Incredible that they go to such length to deny the extent of male victims.

  • Comment number 29.

    It is somewhat irksome that the TV ads on this subject (that we see in Scotland anyway) show only male perpretrators of mental and physical abuse.3 years ago I found myself for the first time ever in my life in a situation where my partner was removed from the home for a breach of the peace (not at my instigation)through drink. I have stuck by her and tried to work things through with some improvement.When my wife was at court her lawyer could barely stop himself from laughing when he met me- probably because I am 6ft1 and she is 5ft 2.
    My serious point is that I think a pre-disposition to inflicting "domestic" abuse can be determined as much by historical family behaviour than by gender.Those members of my wife's family that have distanced themselves from the old family home and have learned the value of the subtle art of negotiation do not resort to aggression to get their way, those that haven't (mainly on the female side in our case) DO resort to it in one way or another.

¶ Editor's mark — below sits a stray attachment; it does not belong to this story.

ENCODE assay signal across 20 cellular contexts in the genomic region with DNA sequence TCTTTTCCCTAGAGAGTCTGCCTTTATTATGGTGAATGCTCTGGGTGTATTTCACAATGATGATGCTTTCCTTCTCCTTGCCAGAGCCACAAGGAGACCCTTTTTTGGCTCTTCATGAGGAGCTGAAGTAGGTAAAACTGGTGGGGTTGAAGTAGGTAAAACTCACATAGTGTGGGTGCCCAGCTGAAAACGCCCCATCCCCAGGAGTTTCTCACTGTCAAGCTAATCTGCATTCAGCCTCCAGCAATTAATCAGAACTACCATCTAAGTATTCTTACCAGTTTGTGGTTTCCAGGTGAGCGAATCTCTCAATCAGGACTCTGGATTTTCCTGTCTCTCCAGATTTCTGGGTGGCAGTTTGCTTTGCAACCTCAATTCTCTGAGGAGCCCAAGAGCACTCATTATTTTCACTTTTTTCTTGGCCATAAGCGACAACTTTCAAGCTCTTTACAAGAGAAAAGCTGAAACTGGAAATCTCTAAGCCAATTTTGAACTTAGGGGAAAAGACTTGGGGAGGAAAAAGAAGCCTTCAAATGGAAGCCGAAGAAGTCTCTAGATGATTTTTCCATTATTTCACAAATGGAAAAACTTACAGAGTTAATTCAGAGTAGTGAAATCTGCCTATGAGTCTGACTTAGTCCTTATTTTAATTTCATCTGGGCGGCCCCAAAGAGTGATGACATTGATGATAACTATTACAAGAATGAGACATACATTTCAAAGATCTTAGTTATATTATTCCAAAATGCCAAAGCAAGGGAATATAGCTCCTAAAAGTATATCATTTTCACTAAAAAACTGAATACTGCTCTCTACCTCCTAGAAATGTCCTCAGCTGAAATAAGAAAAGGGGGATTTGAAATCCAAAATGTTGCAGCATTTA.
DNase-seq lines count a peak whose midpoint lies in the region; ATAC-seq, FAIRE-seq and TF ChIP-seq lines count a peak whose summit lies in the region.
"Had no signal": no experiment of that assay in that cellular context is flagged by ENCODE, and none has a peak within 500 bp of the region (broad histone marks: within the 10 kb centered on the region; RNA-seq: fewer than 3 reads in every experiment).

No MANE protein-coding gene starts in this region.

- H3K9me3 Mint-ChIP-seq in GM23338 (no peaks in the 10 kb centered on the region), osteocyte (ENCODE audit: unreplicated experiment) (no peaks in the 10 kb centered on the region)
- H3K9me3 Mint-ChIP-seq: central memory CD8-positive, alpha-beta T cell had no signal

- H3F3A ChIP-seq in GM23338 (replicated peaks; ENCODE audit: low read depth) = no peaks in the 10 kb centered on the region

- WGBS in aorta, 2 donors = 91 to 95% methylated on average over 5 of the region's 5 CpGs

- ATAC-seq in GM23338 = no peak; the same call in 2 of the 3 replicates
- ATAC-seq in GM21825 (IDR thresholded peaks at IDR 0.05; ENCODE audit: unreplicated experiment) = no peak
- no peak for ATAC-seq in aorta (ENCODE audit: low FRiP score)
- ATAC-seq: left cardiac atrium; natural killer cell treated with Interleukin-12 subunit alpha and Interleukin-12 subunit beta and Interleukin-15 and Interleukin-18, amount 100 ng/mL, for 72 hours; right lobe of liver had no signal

Sadly, drink is a significant aggravating factor in the Glasgow area, which no doubt makes the Police's jobs harder, and no doubt from time to time they may make the wrong call.Perhaps one day they will make that mistake with me?
    What we have is a hideous weave of alcohol, and family driven conflict resolution issues. The agencies that commision the TV adverts that I referred to earlier are scoring an own goal if they do not broaden the scope of their message to both genders, people may take the ads more seriously,it might actually provoke a little more soul searching accross both genders, rather than being percieved as another patronising over simplistic lecture delivered by another self serving quango.

  • Comment number 30.